Archives for September 2010

Buying a Used Car – What to Look For

Cars aren’t cheap, so many people choose to buy a used car instead of a brand new one. And the last thing you want is to buy a used car from a private seller, only to find that it’s going to cost you more in maintenance in the first year than what you paid for it. So here are some things to look out for when you’re planning to buy a new car.

“Hello, I’m calling about the car”

You should be vigilant from the outset; when you call the seller up about the car they have advertised, never mention the specific car. Just say “I’m calling about the car you’re selling”. If they have to ask which one you mean, they could be a trader in disguise. Walk away – if the seller isn’t honest enough in the advert, they probably won’t be honest enough about the condition of the car. This isn’t to say that buying from a trader is a bad thing, but they should state this fact in the advert.

Be wary of sellers who don’t want you going to their home to view the car. An honest seller should have nothing to hide. If they suggest a neutral location, politely state you’d rather see where the car is usually parked, and could you come to their home instead?

Ask if the car is their own, or if they’re selling it for someone else. The latter itself isn’t a warning sign, but if they’re a dishonest seller (for example, trying to sell on a stolen car), then their attitude to this question should speak volumes. Trust your instincts.

Arrange to see the vehicle in daylight, preferably the middle of the day. You need to allow for enough daylight hours to make a thorough inspection of the car.

Ask the seller for the vehicle registration. Before you view the car, order a history check on it. This will show if there is any outstanding finance on the car, if it’s been reported stolen, or if it’s an insurance write-off. If the check shows up any of these, walk away.

Inspecting the car, inside out

Take back-up! A savvy or dishonest seller will keep chatting at you, pointing out good bits when they think you may be about to discover the bad! So a distraction in the form of a friend is a good idea, leaving you to look over the car in peace.

Look at the tyres. The tread should be of a good depth, and be equally worn across the tyre. If the tread is unevenly worn, it could indicate a suspension or alignment problem.

Inspect the bodywork, especially around the wheel rims, door edges and along the bottom edge as they’re usually the first places to develop rust. Take note of the paintwork too, if there’s discolored patches it may indicate a spot respray – ask the seller why this was.

Inside the car

Have a big sniff! Does the car smell musty? If so, it usually indicates a leak somewhere, or that the car has been flooded at some point. Either could point to some costly repairs at a later date.

Pull at the seat belts to ensure they lock properly. Turn the steering wheel to make sure the wheels turn correctly –they should move with minimum turning of the steering wheel. Examine the pedals – are they brand new, or very worn? The latter could indicate heavy use, the former could indicate very light use (or an attempt to conceal heavy use). Either could have a bad effect on the engine and mean costly repairs later on.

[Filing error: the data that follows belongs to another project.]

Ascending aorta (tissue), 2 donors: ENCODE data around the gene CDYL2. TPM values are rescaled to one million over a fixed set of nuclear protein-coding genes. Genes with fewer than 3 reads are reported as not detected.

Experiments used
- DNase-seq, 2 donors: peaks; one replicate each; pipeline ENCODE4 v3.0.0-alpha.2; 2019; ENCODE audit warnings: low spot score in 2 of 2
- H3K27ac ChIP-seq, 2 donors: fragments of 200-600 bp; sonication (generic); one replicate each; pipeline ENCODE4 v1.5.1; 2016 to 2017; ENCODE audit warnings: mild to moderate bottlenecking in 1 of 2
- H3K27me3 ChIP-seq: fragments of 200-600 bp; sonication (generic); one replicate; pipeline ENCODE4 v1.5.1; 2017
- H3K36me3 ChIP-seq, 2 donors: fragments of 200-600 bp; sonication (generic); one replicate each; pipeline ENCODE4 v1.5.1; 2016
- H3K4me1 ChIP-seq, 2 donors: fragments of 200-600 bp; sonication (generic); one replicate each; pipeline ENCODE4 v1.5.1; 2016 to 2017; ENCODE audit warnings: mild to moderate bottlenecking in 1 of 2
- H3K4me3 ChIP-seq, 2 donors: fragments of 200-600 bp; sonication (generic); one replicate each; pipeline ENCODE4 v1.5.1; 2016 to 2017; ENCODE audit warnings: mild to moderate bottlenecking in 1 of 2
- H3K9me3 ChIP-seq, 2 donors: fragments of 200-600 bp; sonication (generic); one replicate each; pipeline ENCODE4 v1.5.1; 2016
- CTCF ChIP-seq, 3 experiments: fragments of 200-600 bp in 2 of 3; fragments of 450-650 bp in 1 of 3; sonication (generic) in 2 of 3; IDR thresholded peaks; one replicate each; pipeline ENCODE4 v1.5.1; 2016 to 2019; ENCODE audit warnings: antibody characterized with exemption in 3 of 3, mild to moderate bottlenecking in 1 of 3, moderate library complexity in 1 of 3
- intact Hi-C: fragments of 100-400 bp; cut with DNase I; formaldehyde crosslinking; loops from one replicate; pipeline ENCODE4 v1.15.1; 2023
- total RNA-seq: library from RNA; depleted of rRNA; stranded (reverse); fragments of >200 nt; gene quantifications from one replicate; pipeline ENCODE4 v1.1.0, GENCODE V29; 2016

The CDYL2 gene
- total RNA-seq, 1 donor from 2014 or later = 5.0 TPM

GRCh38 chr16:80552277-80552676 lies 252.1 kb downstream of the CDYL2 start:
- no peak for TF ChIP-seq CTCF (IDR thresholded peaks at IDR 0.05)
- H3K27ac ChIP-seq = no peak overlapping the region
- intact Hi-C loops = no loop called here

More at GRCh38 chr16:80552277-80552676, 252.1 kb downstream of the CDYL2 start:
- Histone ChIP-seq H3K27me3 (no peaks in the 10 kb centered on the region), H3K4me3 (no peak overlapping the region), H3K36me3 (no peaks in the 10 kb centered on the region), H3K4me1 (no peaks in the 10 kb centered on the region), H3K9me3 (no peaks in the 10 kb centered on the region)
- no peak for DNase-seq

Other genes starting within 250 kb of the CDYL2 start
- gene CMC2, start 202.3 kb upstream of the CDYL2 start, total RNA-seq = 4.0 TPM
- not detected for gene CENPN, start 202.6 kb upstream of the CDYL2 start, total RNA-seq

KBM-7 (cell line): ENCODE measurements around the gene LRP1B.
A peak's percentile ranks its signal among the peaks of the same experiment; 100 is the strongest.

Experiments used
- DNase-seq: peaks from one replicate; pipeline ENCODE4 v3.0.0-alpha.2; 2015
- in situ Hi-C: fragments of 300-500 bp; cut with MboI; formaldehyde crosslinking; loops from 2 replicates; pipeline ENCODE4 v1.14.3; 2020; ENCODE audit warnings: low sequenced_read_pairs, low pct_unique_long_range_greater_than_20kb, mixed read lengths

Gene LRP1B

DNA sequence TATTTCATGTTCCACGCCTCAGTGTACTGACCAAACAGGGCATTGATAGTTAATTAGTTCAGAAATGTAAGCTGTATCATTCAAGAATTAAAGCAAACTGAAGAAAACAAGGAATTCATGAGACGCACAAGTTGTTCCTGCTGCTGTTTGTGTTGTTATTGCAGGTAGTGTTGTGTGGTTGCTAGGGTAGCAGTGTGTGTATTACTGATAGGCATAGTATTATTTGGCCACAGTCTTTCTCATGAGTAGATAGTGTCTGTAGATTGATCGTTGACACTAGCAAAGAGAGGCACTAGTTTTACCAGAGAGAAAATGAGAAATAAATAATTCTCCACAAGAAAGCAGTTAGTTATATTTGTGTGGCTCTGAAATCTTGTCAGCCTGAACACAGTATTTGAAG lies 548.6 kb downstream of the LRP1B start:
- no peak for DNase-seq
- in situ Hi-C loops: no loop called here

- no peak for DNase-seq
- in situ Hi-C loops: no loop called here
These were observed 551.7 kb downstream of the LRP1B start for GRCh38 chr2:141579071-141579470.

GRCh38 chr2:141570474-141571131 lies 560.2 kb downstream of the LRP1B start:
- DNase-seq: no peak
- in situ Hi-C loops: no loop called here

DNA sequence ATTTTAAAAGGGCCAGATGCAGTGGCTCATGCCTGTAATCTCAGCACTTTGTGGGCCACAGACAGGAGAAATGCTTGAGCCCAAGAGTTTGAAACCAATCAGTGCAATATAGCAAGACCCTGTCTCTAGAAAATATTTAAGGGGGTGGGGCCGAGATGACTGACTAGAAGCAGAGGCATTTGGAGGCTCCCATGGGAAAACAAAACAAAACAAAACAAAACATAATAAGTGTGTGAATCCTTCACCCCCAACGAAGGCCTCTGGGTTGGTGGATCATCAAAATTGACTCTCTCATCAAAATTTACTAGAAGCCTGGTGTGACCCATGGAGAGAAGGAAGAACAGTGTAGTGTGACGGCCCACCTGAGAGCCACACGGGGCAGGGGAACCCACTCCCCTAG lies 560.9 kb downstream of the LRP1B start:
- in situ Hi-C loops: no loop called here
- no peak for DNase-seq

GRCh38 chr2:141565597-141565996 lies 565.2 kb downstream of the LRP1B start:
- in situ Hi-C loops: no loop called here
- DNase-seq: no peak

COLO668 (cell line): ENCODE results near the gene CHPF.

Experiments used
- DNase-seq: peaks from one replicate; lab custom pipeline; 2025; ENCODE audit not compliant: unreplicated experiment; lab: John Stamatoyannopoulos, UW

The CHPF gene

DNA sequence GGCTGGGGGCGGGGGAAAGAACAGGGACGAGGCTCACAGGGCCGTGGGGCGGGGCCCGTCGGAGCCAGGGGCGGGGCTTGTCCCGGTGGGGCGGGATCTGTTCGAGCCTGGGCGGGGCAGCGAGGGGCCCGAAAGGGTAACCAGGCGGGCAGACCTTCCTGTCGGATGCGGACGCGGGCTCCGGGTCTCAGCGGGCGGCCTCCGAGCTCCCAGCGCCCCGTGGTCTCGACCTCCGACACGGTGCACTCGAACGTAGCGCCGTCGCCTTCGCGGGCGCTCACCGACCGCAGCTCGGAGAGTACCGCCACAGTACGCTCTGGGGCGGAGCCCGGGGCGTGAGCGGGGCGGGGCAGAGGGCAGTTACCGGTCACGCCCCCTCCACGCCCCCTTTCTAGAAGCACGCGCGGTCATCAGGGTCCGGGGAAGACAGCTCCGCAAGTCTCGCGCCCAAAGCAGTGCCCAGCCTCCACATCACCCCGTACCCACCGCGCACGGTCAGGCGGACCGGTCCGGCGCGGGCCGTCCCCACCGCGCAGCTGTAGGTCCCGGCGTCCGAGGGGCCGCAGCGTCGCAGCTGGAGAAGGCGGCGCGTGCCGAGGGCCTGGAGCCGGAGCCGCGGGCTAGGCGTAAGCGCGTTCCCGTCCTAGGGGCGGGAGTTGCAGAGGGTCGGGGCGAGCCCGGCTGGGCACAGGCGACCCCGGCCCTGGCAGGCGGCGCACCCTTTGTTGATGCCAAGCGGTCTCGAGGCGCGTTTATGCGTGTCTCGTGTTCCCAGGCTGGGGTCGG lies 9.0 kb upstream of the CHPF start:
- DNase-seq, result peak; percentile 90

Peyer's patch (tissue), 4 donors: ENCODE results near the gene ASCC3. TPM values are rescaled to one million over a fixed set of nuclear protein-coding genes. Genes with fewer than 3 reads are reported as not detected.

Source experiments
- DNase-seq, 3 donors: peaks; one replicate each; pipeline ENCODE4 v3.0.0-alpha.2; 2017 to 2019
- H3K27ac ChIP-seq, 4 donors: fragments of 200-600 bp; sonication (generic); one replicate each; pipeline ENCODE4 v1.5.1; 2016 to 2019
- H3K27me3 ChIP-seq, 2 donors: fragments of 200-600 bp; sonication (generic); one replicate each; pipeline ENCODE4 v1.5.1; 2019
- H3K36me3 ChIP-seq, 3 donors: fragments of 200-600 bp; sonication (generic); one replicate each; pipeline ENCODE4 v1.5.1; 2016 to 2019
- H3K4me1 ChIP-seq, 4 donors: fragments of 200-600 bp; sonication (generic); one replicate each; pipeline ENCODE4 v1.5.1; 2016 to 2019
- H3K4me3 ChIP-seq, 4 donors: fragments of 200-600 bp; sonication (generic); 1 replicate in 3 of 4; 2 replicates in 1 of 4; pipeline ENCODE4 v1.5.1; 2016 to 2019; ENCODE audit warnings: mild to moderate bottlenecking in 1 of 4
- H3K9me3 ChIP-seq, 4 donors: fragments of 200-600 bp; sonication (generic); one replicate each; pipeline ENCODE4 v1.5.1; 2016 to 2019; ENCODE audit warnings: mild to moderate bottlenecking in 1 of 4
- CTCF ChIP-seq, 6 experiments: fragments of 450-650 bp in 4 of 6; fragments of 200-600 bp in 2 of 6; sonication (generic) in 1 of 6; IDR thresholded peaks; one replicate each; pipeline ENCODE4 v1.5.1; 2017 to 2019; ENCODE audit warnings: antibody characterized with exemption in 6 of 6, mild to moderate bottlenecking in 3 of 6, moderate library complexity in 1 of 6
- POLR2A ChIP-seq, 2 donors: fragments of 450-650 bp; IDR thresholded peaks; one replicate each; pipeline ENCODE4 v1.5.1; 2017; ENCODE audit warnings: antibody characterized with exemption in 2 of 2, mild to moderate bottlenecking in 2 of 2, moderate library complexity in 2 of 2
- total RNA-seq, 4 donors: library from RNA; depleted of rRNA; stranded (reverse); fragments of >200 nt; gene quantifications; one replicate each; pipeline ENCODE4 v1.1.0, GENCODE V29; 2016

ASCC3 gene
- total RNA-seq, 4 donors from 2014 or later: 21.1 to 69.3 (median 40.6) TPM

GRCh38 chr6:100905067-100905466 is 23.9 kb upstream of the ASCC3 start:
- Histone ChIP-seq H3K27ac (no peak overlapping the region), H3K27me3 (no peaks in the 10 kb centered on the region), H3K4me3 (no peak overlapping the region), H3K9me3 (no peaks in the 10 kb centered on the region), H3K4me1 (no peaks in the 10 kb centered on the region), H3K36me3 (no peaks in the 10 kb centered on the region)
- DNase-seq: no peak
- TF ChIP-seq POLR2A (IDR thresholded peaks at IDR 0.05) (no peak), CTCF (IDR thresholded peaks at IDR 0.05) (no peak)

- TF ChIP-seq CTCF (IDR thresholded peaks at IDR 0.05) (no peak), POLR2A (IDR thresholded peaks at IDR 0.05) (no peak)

Look closely at the odometer if it’s an analogue one. Are the numbers lined up perfectly? A classic fiddle by unscrupulous sellers is to turn back the mileage, but if this happens the numbers on the odometer will be misaligned. Walk away quickly if this is the case.

Turn the ignition and make sure all the lights on the dashboard come on and go off properly. Sound the horn, switch the headlights and indicators on, and check the locks work.

Under the hood

Pop the hood (also checking that the release lever works!). This is the part that can be confusing if you’re not an expert, but there are a few simple ways for even the most inexperienced to know if the car’s any good.

How clean is the engine? If it’s covered in grease and oil, or black sludge, then the car really hasn’t been maintained or serviced properly, and could develop problems later. On the other hand, if the engine is squeaky clean, be wary – it may have been cleaned to hide the fact that it’s been heavily used.

Open the oil filler cap and look inside. If you see any black sludge, it’s a warning sign that the oil hasn’t been changed. It should look relatively clean inside. Check the dip stick – what color is the oil? Gold is good, black or gritty is not. You also want to see the oil level above the minimum.

Even if you’re not a mechanic, it should be easy to tell if the car has been shoddily repaired. Look over the engine as a whole, paying particular attention to any seals and fixings. You’re looking for evidence of bulging gaskets (this usually looks like rubber oozing out from between two metal parts), missing or loose bolts, stripped wires or covers missing off parts. If any of these signs are evident, it usually means that the engine has been repaired at some point by an amateur. Again, this could lead to costly problems in the future.

By no means does this list cover every point to look at when buying a used car, but it should alert you to any major or obvious problems there may be with it, and help you to avoid buying a dud.